British Union of Fascists (Public Records)

Oral Answers to Questions — Attorney-General – in the House of Commons at 12:00 am on 14th March 1983.

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Photo of Mr Arthur Newens Mr Arthur Newens , Harlow 12:00 am, 14th March 1983

asked the Attorney-General if the Lord Chancellor will reconsider the decision to withhold certain public records relating to the British Union of Fascists for a period of 100 years.

Photo of Mr Michael Havers Mr Michael Havers , Wimbledon

I wrote to the hon. Member on 4 March explaining that at the request of the Lord Chancellor the Home Office is to review the closure period.

Photo of Mr Arthur Newens Mr Arthur Newens , Harlow

I am grateful to the right hon. and learned Gentleman for that reply. Does he not think that it is a disgrace that administrative means should be used to retain papers that relate to the interrogation of Sir Oswald Mosley and are eligible for release, and thereby prevent facts coming to light that could clarify the position of the establishment in the light of assertions by hon. Members on both sides of the House? Does he agree that it would be unjustifiable to prevent these records being released merely because a section of the establishment and of the Conservative party which was opposed to Sir Winston Churchill, the Labour party and others who took an anti-Nazi stand wished to conceal their support for a separate peace in 1940?

Photo of Mr Michael Havers Mr Michael Havers , Wimbledon

It is necessary to distinguish between the two types of control. There is the type of control that means that documents are retained by the Department which originally held them. That power comes under section 3 of the Public Records Act 1958. The other type of power takes effect when the records have been transferred to the Public Records Office and there is approval by the Lord Chancellor of the day that they should be retained in secrecy—in this instance they relate to the British Union of Fascists—for an extended period such as 100 years. It is interesting that the first order was made in 1959, shortly after the 1958 Act was passed, by Lord Chancellor Kilmuir, and was considered and confirmed for the 100-year period by Lord Chancellor Elwyn Jones in 1976.

Photo of Mr John Stokes Mr John Stokes , Halesowen and Stourbridge

As there is no evidence of which we are aware that Sir Oswald Mosley was a traitor, unlike Blunt, Maclean, Philby and Burgess, why do we have this incredibly long period before the truth can come out?

Photo of Mr Michael Havers Mr Michael Havers , Wimbledon

Those who are responsible have to satisfy the Lord Chancellor that retention is justifiable. Over the past 20 years they have satisfied a Conservative Lord Chancellor and a Labour Lord Chancellor.

Photo of Mr Arthur Davidson Mr Arthur Davidson , Accrington

I accept that successive Lord Chancellors have confirmed the period, but is it not clear from what hon. Members on both sides of the House have said that there is a belief that these facts should be revealed as soon as possible? To reveal the truth would clearly be in the public interest and would stop some of the accusations and counter-accusations that are now flying about.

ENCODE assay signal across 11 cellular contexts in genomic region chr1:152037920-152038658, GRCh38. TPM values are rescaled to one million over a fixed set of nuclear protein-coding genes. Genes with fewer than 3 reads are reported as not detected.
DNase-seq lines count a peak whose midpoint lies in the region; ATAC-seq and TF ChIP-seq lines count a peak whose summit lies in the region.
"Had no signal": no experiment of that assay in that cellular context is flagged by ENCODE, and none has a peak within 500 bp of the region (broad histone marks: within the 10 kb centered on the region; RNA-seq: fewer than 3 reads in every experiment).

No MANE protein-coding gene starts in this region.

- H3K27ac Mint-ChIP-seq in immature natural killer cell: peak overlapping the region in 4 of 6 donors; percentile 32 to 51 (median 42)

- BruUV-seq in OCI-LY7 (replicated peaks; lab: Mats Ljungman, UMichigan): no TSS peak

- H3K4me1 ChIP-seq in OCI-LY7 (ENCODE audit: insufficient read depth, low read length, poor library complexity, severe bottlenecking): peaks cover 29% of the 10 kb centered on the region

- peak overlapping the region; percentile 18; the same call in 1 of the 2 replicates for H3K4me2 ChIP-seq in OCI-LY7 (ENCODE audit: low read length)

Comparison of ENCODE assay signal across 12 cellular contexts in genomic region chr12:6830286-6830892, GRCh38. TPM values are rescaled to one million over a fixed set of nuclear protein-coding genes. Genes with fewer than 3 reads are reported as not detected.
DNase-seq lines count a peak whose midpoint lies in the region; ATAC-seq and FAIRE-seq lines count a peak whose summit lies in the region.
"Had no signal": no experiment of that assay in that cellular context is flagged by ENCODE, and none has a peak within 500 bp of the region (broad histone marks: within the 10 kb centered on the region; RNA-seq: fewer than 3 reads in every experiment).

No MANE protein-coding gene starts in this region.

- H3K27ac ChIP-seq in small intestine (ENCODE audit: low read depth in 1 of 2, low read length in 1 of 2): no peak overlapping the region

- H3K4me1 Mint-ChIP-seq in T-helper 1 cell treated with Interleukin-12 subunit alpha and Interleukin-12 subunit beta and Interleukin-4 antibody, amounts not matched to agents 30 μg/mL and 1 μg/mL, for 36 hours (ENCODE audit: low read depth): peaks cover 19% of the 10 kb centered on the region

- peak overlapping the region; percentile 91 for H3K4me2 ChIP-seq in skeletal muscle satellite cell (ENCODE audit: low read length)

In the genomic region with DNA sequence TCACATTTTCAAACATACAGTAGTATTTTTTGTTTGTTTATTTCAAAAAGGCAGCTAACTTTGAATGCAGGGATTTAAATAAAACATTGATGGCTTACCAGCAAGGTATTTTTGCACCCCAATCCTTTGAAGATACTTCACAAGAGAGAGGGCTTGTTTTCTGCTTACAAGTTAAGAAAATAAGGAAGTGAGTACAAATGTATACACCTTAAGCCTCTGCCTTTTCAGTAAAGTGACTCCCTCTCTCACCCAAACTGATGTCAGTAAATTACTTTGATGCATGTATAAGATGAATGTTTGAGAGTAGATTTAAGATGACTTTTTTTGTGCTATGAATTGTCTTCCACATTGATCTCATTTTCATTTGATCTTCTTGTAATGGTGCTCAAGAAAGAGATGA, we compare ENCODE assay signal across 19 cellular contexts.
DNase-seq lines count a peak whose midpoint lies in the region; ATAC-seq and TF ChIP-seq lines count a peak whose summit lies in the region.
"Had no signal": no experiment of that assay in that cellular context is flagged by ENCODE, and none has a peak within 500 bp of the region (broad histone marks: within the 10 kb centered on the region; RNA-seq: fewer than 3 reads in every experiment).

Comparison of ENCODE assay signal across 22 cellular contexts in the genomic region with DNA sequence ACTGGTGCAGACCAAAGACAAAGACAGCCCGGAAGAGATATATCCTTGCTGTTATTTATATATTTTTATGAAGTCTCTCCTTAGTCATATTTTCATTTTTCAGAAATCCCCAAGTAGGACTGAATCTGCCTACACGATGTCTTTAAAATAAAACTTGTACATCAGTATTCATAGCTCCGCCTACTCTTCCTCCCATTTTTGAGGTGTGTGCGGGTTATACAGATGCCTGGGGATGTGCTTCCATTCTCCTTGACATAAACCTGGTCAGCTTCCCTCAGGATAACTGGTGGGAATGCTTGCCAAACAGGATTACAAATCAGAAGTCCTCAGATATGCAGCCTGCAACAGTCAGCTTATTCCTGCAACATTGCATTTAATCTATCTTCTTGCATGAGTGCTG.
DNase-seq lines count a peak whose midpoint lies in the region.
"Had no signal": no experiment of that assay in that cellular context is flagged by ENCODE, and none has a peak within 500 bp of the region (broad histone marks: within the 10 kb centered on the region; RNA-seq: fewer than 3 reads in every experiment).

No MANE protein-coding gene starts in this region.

Photo of Mr Michael Havers Mr Michael Havers , Wimbledon

This issue was reviewed by Sir Duncan Wilson's committee. A White Paper was published last year in which all the issues that should be considered were set out in paragraphs 26 and 27. The Government accepted the committee's recommendation. Public interest concerns questions involving the general public and individuals. Sir Duncan Wilson's committee set out three grounds for retention and these were accepted. It recommended that retention should continue if exceptionally sensitive papers were involved, whose disclosure would be contrary to the public interest, whether on security or on other grounds. Secondly, it recommended that retention should be continued if a case involved documents containing information and supplied in confidence which, if disclosed, would or might constitute a breach of good faith. I know that the hon. and learned Gentleman will be the first to recognise the importance of that.

Thirdly, documents containing information about individuals, the disclosure of which might distress or endanger living persons or the immediate descendants of those involved, are subject to the principles upon which the disclosure of documents operate. They were set out in the White Paper last year.

Photo of Mr John Hunt Mr John Hunt , Bromley Ravensbourne

On a point of order, Mr. Speaker. As we did not start this section of Question Time until 3.21 pm, would you exercise your discretion and allow me my question?

Photo of Mr George Thomas Mr George Thomas , Cardiff West

Order. The thought was in my mind, but I thought that I might get away with it. I shall call the hon. Member because we did not start until 3.21 pm.